Association between food patterns and metabolic syndrome in China
Z Shi, X Hu, B Yuan, G Hu, X Pan, Y Dai, G Holmboe-Ottesen, J Byles
June-September 2010, 1(2):1-1
The objective of this paper is to investigate the association between a vegetable rich food pattern and the metabolic syndrome among Chinese adults. A cross-sectional household survey of 2849 men and women aged 20 years and over was undertaken in 2002 in Jiangsu Province (response rate 89.0%). Nine hundred fifty six participants free from metabolic syndrome in 2002 participated in a follow up survey in 2007. At baseline, food intake was assessed by food frequency questionnaire. Factor analysis was used to identify food patterns. Food intake was measured by food weighing plus consecutive individual 3 day food records. Height, weight and any individual components of the metabolic syndrome were measured both in 2002 and 2007. The prevalence of metabolic syndrome by the modified ATP III definition was 12.9% in men and 19.6% in women. A four-factor solution explained 30.5% of the total variance in food frequency intake. The 'vegetable rich' food pattern (whole grains, fruits and vegetables) was positively associated with vegetable oil and energy intake in both genders. Prevalence of metabolic syndrome increased across the quartiles of 'vegetable rich' food pattern. After adjusting for socio-demographic and other three distinct food patterns, the 'vegetable rich' pattern was independently associated with metabolic syndrome at baseline. Compared with the lowest quartile (Q1) of 'vegetable rich' pattern, the highest quartile (Q4) had a higher risk of metabolic syndrome (men: odds ratio [OR]: 1.68, 95% confidence interval [CI] 1.02-2.79; women: OR: 1.75, 95%CI 1.17-2.62). The 'vegetable rich' food pattern was also positively associated with incident metabolic syndrome among women in 2007. The healthfulness of 'vegetable rich' food pattern is dependent on variety and amounts of other foods used and total intake of energy and various nutrients.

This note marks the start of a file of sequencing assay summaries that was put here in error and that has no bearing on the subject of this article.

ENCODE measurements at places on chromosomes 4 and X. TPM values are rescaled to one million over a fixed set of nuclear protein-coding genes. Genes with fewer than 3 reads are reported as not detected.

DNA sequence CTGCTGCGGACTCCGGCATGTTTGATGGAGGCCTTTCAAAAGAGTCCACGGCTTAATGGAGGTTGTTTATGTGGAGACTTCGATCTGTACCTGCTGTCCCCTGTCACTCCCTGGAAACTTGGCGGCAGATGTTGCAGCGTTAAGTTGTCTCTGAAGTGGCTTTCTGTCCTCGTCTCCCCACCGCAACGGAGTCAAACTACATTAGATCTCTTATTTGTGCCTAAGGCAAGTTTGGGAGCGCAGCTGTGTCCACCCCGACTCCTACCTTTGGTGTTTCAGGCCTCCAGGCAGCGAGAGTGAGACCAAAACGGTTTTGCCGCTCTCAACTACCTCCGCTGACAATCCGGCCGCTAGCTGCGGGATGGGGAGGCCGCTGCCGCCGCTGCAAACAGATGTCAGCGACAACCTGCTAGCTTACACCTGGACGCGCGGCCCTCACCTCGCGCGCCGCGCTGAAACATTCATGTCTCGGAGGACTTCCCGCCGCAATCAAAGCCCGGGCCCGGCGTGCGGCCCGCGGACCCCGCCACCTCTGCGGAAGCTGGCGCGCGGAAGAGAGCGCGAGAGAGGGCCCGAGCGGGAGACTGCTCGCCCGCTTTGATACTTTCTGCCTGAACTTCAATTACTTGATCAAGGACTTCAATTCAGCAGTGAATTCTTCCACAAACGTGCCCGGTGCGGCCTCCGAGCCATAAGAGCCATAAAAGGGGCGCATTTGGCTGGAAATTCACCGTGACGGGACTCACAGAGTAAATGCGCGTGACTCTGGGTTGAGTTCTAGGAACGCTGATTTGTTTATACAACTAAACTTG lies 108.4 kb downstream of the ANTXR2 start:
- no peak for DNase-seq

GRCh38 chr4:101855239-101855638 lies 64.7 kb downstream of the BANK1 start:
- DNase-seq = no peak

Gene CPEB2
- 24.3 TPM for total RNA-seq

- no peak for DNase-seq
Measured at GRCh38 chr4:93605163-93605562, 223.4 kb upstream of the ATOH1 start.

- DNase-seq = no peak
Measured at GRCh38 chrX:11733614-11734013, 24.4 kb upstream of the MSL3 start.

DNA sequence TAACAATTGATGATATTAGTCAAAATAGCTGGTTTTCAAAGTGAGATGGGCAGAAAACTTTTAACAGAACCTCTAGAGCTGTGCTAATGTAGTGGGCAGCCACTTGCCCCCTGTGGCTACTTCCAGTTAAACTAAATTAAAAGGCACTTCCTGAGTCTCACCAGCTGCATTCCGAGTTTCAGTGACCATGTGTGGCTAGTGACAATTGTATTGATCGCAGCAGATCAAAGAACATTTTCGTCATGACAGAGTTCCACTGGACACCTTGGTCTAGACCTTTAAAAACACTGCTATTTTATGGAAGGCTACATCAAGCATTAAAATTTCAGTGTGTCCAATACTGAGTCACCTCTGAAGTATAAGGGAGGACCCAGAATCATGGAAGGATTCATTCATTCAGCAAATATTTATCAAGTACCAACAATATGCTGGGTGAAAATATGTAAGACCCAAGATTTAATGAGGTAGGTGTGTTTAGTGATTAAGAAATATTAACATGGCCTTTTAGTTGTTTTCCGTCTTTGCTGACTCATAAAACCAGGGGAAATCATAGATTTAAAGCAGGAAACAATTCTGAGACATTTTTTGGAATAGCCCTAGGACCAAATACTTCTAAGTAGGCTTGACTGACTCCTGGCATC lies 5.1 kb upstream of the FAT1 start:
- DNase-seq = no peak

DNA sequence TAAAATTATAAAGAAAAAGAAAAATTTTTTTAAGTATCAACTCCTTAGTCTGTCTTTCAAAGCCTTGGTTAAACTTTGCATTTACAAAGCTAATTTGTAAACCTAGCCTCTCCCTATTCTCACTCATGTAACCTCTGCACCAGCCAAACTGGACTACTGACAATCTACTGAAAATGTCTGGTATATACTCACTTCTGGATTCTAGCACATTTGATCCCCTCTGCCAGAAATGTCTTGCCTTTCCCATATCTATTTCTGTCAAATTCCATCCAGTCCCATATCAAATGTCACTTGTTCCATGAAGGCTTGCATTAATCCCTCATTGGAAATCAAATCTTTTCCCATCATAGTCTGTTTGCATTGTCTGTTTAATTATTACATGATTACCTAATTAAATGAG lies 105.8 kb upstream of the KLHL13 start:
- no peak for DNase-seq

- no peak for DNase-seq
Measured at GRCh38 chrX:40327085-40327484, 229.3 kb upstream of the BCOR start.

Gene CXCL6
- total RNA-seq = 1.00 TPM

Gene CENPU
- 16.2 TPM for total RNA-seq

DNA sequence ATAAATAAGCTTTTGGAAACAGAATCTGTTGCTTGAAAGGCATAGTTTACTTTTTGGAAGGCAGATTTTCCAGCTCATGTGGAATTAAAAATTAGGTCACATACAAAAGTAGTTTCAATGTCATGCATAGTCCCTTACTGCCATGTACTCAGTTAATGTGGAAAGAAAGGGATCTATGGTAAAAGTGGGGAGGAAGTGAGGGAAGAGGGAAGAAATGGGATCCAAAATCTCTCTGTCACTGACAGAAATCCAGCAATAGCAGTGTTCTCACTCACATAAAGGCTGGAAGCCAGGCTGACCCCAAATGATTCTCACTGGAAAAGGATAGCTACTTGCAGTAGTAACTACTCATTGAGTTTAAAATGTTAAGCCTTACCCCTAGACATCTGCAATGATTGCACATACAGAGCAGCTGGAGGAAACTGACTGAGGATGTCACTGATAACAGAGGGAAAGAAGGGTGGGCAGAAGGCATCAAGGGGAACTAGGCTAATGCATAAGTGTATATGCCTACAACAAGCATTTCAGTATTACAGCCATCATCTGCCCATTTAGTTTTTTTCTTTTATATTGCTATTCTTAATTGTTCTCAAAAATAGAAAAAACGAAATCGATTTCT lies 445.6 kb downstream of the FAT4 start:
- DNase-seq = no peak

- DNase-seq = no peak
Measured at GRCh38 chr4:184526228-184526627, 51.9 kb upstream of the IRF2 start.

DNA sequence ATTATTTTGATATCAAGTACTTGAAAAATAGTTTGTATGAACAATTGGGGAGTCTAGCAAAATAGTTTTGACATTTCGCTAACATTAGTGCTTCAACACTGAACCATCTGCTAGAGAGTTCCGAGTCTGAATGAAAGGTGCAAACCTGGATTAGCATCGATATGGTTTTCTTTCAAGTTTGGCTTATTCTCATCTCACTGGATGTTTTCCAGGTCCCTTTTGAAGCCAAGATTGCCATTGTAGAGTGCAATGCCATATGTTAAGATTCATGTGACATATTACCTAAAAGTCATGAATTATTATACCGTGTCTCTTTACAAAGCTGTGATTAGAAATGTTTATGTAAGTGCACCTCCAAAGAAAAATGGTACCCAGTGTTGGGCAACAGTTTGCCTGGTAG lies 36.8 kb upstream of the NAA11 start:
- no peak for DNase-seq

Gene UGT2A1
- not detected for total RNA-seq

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Introducing physical activity to type 2 Diabetes Mellitus patients and those at risk: learning points from the Netherlands
M Hopman- Rock, M.W.A. Jongert, A.T.H. Van-Hespen, A.M.J. Chorus
June-September 2010, 1(2):2-2